|Other name||Avondster project|
|Project duration||01-01-01 till 01-08-07|
|Type of Project||Training and Education|
|VOC, Archaeology, Maritime Heritage, Sri Lanka|
Since the early 1990s a Sri Lanka-international team of maritime archaeologists, historians and museum curators have been doing research in the Bay of Galle and in the extensive archives in Sri Lanka and the Netherlands. Underwater surveys have revealed an impressive number of heritage sites, dated from the 13th century up to modern times. From 2000 these activities became more institutionalized with the forming of a Maritime Archaeological Unit (MAU) Sri Lanka. The main objective was to extend capacity in Sri Lanka for maritime heritage management. These goals were met by training through an excavation project of the Anglo-Dutch East-Indiaman Avondster in the Bay of Galle. After the ship was discovered in 1993 it became clear that the wreck was increasingly exposed, and it was considered important to implement a rescue archaeology project on the site to safeguard this important collection. From 2001 till the end of 2004 important sections of the ship have been excavated, collections conserved and preparations made to open a first gallery in the National Maritime Museum in Galle at the end of 2005.
On 26 December 2004, only days after the excavation of the Avondster was finalized, the MAU premises was destroyed in the Tsunami. Luckily all members of the team survived the killer-wave, but a substantial part of the historical collections and equipment were lost. It is unsettling to realize that all the efforts to safeguard an important historical collection have eventually contributed to the opposite; the loss of a substantial part of the excavated collection while the remaining artefacts on the wreck are possibly now better conserved due to a thick layer of Tsunami sediment. The staff of the MAU had prepared a programme for the survey, management and presentation of other maritime heritage in Galle starting January 2005. Despite the unfathomable humanitarian disaster that is taking place around them and the loss of their facilities, the spirit of this group of young professionals is unbroken. They are determined that the future for this new discipline and thus their own future should not be washed away by the Tsunami.
Immediately after the disaster an international network was activated to bring together the necessary equipment and funds. Nearly three months after the Tsunami destroyed the facilities, the team are in a position to resume their activities. On 24 March the new building for the MAU was officially opened and the basic infrastructure was restored and the recovered artefacts placed back in conservation. Risk and decay of collections are inherent in almost any kind of historical-archaeological investigation and museum display. It is ironical that the sea took a collection, once formed through a shipwreck, now centuries later for the second time. The fact that the wreck site appears untouched by the Tsunami raises the issue of where is the safest place for the material. However, at the end of the day it will be determination of these young professionals that will safeguard the collection, wherever it is situated, for future generations. With their enthusiasm to show the rich maritime history of Sri Lanka to the world, the maritime heritage might be safeguarded from the biggest threat it faces; the treasure hunters who are still creating a much bigger risk to heritage in the region than any natural disaster.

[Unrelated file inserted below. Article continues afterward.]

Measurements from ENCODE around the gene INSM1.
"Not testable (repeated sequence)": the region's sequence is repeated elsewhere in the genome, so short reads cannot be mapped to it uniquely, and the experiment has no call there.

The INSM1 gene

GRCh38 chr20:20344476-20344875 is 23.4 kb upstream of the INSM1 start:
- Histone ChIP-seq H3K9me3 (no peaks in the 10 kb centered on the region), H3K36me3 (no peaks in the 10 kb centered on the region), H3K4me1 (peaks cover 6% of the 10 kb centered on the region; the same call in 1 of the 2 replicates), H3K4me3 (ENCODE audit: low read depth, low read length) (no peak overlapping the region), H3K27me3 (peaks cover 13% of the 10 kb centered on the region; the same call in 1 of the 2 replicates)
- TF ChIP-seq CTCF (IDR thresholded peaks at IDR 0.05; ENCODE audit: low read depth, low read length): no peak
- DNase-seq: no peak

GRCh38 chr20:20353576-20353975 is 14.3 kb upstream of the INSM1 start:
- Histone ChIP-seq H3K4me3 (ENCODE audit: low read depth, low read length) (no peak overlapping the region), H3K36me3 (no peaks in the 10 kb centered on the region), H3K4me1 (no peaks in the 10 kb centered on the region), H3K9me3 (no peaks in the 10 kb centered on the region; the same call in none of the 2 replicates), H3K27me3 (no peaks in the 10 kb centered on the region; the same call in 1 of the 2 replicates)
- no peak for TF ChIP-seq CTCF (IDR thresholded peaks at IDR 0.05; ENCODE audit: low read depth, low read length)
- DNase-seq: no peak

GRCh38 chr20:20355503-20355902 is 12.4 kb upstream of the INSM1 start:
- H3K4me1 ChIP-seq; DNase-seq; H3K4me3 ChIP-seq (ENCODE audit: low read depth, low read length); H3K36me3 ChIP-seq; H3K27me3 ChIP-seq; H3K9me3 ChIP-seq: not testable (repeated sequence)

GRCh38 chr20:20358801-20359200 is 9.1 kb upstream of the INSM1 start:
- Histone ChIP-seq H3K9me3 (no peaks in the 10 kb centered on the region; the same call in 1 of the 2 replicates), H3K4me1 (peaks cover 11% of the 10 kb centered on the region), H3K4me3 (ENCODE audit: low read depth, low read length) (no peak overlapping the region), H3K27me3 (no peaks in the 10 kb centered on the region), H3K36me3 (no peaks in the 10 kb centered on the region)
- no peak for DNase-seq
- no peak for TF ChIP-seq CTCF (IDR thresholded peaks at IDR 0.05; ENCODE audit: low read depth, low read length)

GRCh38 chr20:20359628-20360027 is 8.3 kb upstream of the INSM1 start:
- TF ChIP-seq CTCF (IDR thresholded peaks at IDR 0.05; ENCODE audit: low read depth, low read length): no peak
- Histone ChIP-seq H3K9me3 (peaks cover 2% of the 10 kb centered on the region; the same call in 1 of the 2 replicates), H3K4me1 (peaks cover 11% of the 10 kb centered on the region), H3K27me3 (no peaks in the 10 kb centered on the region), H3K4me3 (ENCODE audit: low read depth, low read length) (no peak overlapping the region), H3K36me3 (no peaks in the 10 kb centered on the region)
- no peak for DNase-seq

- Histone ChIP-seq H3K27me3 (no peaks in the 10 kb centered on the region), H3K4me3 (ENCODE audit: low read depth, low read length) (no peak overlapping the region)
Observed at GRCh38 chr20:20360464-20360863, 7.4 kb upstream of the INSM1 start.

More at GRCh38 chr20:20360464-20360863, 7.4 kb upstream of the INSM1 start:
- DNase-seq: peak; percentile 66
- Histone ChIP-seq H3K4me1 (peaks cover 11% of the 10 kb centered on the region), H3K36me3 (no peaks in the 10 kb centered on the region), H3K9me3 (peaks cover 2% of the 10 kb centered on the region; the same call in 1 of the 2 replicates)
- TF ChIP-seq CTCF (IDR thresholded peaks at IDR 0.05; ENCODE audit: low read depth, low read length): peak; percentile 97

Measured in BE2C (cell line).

- Capacity building (training and infrastructure) in the field of maritime archaeology and the conservation of the salvaged artefacts.
- To conserve and investigate the Avondster site.
- To gain knowledge on Dutch ship-wrecks in the Bay of Galle, and Dutch shipwrecks from the colonial expansion time in general.
- Developing a research programme about the role of Galle as an emporium in the Indian Ocean region.
- Increasing public awareness through the establishment of a maritime archaeological museum in Sri Lanka.
- To formulate a viable policy for the protection of antiquities.
Following this project, the CCF will explore the possibility of developing underwater tourism within and in the vicinity of the Galle harbour. The MAU has now grown into a full institutional operation under Deputy Director General, Dr. Mohan Abeyratne and with UNESCO Bangkok funding for the commencement of the Asia-Pacific Maritime Training School. Policy papers are now being framed to establish the International Oceanographic Research Institute linked to the MAU in Galle.
Parthesius, R. (ed.) Avondster Project. Excavation report of the VOC ship Avondster (2007)
Parthesius, R. (ed.) Avondster Project. Artefact Catalogue of the VOC ship Avondster (2007)
Central Cultural Fund
Mutual Heritage Centre Sri Lanka
Centre for International Heritage Activities
University of Amsterdam
Western Australian Maritime Museum
Embassy of the Kingdom of the Netherlands in Colombo, Sri Lanka
Prince Claus Fund, Cultural Emergency Response
Amsterdam Centre for Golden Age Studies, University of Amsterdam
Australasian Institute for Maritime Archaeology
Foundation De Vuurslag, Stichting de Vuurslag
Kamal de Soyza
K. D. Palita Weerasinghe